I am a week away from starting my sabbatical! Many have asked, “Father, are you excited to go to Arizona?” I must admit that it is an odd question to answer. I know that I need a sabbatical and that this time of rest will be very good for me. Still, I’m feeling the tug to stay at the parish, experiencing feelings of missing my family, both my parish and on the farm, before departure. In those times of mixed emotions, I have reminded myself of what our Vicar of Clergy told me is the first lesson of sabbatical – “James, the parish will be fine without you.”
One of the aspects of sabbatical I am greatly looking forward to is having the weekends to myself. One of my goals for these weekends is to do some astrophotography along with other “shutter bug” projects. To have ten weekends to shoot the stars in one of the best places on Earth to do night photography is an opportunity I do not want to take for granted. Still, I am keeping this desire secondary to the primary goals of embracing the desert spirituality program at the Redemptorist Renewal Center and working on improving my spiritual, physical, and emotional health. Needless to say, this has the potential to be one of the most life changing times of my priesthood!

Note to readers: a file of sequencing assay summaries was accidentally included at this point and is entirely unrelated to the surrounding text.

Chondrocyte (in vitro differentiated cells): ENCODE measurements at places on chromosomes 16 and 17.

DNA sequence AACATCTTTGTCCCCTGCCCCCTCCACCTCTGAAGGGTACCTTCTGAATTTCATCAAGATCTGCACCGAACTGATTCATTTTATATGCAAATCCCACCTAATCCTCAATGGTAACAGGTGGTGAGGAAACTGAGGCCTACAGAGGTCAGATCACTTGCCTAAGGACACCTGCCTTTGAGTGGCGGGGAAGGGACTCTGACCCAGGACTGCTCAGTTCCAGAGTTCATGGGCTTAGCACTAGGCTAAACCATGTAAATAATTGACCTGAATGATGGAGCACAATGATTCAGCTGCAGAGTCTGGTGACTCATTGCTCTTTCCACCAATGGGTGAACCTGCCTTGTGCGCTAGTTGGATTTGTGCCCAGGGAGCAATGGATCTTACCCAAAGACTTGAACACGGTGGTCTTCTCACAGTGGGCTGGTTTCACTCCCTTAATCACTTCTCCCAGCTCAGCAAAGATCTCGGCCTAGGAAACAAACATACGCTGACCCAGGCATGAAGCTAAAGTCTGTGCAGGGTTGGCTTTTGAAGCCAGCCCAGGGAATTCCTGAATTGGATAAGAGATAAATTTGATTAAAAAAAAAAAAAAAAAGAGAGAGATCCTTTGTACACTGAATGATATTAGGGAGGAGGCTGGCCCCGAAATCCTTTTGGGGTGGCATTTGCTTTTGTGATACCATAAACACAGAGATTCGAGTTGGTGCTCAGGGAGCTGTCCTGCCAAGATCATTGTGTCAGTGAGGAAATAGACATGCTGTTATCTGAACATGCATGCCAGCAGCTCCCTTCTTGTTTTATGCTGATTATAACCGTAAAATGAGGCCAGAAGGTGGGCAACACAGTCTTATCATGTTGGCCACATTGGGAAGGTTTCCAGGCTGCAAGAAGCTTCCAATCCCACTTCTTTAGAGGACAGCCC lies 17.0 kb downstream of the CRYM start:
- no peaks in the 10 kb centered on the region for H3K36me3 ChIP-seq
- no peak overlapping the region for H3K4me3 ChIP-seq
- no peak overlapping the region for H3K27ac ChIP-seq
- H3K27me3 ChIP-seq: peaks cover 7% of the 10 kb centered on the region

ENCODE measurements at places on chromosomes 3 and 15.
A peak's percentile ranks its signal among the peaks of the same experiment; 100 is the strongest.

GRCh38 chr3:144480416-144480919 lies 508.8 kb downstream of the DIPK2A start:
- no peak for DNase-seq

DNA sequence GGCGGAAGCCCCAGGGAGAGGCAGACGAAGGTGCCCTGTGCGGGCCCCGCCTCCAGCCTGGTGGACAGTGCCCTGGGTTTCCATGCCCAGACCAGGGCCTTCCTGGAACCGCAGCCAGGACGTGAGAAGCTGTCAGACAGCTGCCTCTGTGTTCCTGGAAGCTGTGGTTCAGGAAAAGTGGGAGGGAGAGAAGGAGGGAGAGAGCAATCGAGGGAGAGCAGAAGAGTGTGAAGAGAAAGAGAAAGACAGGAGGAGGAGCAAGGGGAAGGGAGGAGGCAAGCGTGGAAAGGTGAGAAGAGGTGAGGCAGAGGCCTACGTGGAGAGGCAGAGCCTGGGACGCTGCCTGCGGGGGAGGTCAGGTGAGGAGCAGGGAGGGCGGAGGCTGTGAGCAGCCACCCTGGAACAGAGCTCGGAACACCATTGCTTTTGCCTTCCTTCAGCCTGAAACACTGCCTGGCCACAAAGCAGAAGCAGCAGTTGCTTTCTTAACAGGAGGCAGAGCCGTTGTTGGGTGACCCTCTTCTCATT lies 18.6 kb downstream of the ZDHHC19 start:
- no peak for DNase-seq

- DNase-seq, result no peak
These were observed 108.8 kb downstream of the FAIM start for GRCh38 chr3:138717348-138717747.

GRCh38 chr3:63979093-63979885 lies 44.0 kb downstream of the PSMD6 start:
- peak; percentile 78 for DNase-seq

My goal for my day off today is to begin packing. This includes thinking through the astrophotography gear I want to take while still leaving room for things like cloths! After doing a little research, I find that astrophotographers have a great problem of taking way too much gear with them on their trips. In that spirit, I’m trying to limit myself to three or four lenses and a small travel telescope.
The lenses I’m choosing to bring are based on the type of photography I will be primarily focusing on: Wide-angle landscapes. The starting point of good astrophotography is wide shots of the Milky Way. Therefore, my Rokinon SP 14mm 2.4 is coming along with me as well as my Tokina Opera 16-28mm zoom lens. Here are some images I have taken with both of these lenses.